The George Sand-Gustave Flaubert Letters

CCXXXIX. To George Sand Monday night, 28 October, 1872

You have guessed rightly, dear master, that I had an increase of sorrow, and you have written me a very tender, good letter, thanks; I embrace you even more warmly than usual.

Although expected, the death of poor Theo has distressed me. He is the last of my intimates to go. He closes the list. Whom shall I see now when I go to Paris? With whom shall I talk of what interests me? I know some thinkers (at least people who are called so), but an artist, where is there any? For my part, I tell you he died from the “putrescence of modern times.” That is his word, and he repeated it to me this winter several times: “I am dying of the Commune,” etc.

The 4th of September has inaugurated an order of things in which people like him have nothing more in the world to do. One must not demand apples of orange trees. Artisans in luxury are useless in a society dominated by plebeians. How I regret him! He and Bouilhet have left an absolute void in me, and nothing can take their place. Besides he was always so good, and no matter what they say, so simple. People will recognize later (if they ever return seriously to literature), that he was a great poet. Meanwhile he is an absolutely unknown author. So indeed is Pierre Corneille.

He hated two things: the hate of the Philistines in his youth, that gave him his talent; the hate of the blackguards in his riper years, this last killed him. He died of suppressed fury, of wrath at not being able to say what he thought. He was OPPRESSED by Girardin, by Fould, by Dalloz, and by the first Republic. I tell you that, because I HAVE SEEN abominable things and I am the only man perhaps to whom he made absolute confidences. He lacked what was the most important thing in life for him and for others: CHARACTER. That he failed of the Academy was to him a dreadful chagrin. What weakness! and how little he must have esteemed himself! To seek an honor no matter what, seems to me, besides, an act of incomprehensible modesty.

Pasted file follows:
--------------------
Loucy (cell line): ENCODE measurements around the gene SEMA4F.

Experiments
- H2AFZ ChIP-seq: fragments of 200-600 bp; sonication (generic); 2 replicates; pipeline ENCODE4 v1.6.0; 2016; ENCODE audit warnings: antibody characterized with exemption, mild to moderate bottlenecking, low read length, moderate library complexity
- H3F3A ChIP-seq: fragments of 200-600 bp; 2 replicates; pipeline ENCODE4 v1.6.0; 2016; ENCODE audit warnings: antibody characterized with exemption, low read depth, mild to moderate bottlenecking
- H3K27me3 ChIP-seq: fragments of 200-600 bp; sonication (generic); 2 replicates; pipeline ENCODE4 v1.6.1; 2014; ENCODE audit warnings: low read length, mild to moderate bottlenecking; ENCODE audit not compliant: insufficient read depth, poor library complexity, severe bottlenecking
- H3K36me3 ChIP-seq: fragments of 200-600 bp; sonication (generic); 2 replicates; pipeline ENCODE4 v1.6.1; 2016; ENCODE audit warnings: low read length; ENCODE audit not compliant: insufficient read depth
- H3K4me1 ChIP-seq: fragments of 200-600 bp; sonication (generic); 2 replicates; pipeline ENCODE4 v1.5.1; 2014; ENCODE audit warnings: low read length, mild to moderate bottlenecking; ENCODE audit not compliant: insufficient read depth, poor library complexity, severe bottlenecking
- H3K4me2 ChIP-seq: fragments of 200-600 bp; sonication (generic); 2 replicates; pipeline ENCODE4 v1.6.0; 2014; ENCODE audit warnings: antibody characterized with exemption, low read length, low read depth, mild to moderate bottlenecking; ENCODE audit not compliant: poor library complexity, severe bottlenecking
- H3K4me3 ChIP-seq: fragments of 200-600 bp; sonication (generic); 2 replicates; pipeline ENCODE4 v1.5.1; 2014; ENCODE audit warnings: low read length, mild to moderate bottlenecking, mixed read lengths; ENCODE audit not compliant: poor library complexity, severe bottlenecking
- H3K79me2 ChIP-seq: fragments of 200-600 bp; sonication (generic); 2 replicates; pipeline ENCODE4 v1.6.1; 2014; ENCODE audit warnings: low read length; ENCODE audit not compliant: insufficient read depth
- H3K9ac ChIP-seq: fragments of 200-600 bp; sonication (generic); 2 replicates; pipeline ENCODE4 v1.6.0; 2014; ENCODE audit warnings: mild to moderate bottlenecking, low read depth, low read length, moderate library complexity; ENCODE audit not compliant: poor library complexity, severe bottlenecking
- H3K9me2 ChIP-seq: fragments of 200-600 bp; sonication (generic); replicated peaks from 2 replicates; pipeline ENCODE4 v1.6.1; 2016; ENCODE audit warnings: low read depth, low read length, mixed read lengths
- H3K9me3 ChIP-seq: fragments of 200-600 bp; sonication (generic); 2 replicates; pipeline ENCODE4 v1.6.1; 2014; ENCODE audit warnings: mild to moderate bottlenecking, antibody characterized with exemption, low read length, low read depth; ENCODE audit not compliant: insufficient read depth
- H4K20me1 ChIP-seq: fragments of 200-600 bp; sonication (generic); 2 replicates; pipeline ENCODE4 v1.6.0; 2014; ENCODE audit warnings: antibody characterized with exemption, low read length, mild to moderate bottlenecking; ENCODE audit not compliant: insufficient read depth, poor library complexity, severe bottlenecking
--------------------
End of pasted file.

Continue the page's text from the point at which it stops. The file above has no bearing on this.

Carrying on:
I was not at his funeral owing to the mistake of Catulle Mendes, who sent me a telegram too late. There was a crowd. A lot of scoundrels and buffoons came to advertise themselves as usual, and today, Monday, the day of the theatrical paper, there must be bits in the bulletins, THAT WILL MAKE COPY. To resume, I do not pity him, I ENVY HIM. For, frankly, life is not amusing.

No, I don’t think that HAPPINESS IS POSSIBLE, but certainly tranquillity. That is why I get away from what irritates me. A trip to Paris is for me now, a great business. As soon as I shake the vessel, the dregs mount and permeate all. The least conversation with anyone at all exasperates me because I find everyone idiotic. My feeling of justice is continually revolted. They talk ONLY of politics and in what a fashion! Where is there a sign of an idea? What can one get hold of? What shall one get excited about?

I don’t think, however, that I am a monster of egoism. My Moi scatters itself in books so that I pass whole days without noticing it. I have bad moments, it is true, but I pull myself together by this reflection: “No one at least bothers me.” After that, I regain my balance. So I think that I am going on in my natural path; am I right?

As for living with a woman, marrying as you advise me to do that is a prospect that I find fantastic. Why? I don’t know. But it is so. Explain the riddle. The feminine being has never been included in my life; and then, I am not rich enough, and then, and then — . . . I am too old, and too decent to inflict forever my person on another. There is in me an element of the ecclesiastical that people don’t know. We shall talk about that better than we can write of it.

I shall see you in Paris in December, but in Paris one is disturbed by others. I wish you three hundred performances for Mademoiselle La Quintinie. But you will have a lot of bother with the Odeon. It is an institution where I suffered horribly last winter. Every time that I attempted to do anything they dished me. So, enough! enough! “Hide thy life,” maxim of Epictetus. My whole ambition now is to flee from bother, and I am sure by that means never to cause any to others, that is much.

I am working like a madman, I am reading medicine, metaphysics, politics, everything. For I have undertaken a work of great scope, which will require a lot of time, a prospect that pleases me.

Ever since a month ago, I have been expecting Tourgueneff from week to week. The gout is delaying him still.

http://ebooks.adelaide.edu.au/f/flaubert/gustave/f58g/letter239.html

Last updated Friday, March 14, 2014 at 21:53